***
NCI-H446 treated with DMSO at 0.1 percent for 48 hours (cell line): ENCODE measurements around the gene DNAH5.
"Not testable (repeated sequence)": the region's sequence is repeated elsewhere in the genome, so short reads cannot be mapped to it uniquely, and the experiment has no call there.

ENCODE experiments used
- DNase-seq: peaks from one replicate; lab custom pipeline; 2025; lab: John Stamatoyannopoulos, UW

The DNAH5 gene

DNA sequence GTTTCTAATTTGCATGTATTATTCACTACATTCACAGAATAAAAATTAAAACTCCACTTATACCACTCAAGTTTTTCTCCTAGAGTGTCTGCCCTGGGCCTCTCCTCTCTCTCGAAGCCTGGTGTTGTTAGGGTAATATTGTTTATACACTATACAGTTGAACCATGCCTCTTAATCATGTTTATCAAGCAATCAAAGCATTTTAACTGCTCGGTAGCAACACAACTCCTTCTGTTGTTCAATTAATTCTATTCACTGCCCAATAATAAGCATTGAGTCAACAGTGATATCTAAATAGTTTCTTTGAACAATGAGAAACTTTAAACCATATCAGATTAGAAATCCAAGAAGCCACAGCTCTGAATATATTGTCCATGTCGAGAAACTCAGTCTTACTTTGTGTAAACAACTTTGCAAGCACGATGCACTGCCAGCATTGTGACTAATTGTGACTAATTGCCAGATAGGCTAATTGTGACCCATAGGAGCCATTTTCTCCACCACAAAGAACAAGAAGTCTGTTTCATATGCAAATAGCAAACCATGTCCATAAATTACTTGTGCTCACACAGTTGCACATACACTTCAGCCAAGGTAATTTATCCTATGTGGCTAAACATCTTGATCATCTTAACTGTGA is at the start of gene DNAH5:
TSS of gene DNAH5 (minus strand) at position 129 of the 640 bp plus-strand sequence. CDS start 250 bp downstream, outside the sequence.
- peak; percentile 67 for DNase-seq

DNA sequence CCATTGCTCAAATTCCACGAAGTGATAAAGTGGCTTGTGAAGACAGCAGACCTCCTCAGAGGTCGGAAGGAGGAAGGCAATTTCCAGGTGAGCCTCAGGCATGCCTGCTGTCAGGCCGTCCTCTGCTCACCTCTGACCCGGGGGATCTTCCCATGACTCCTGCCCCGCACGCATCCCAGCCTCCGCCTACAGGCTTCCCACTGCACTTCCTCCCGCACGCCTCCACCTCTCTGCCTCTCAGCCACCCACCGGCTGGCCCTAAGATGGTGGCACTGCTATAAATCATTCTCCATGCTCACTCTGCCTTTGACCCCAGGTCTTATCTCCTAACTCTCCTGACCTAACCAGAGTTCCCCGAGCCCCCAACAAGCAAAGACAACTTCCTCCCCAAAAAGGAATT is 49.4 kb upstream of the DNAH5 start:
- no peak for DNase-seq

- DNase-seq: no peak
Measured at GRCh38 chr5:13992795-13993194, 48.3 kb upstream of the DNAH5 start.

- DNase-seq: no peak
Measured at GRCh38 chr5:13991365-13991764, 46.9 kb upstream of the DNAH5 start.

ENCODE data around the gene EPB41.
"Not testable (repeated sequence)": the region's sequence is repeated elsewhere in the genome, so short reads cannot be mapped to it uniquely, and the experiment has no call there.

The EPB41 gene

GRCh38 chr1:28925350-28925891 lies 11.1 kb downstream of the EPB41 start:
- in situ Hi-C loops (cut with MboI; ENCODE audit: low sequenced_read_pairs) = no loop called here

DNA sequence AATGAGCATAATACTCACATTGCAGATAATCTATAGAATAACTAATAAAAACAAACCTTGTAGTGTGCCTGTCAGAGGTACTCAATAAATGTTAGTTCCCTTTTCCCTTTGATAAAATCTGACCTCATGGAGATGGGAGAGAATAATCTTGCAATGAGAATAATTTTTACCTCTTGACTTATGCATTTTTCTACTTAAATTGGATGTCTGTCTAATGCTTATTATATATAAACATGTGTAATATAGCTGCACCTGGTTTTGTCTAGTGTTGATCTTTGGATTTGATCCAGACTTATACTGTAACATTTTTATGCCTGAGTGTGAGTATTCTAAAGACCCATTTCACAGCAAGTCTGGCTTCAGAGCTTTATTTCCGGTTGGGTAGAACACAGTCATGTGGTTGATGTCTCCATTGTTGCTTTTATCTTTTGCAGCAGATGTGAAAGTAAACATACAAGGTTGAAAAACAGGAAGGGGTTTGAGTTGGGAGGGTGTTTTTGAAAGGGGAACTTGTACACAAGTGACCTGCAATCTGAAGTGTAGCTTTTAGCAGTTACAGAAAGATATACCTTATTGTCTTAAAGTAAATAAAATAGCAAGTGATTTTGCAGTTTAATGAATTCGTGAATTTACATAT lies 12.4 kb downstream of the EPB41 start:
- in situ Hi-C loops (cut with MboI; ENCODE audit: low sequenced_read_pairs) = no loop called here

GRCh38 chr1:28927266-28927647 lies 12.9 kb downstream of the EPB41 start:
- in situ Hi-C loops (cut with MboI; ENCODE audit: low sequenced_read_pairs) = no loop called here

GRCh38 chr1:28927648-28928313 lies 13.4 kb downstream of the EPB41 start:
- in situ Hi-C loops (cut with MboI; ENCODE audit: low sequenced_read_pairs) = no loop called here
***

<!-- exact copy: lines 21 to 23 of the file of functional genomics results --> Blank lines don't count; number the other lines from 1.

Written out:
- in situ Hi-C loops (cut with MboI; ENCODE audit: low sequenced_read_pairs) = no loop called here

GRCh38 chr1:28927266-28927647 lies 12.9 kb downstream of the EPB41 start:
- in situ Hi-C loops (cut with MboI; ENCODE audit: low sequenced_read_pairs) = no loop called here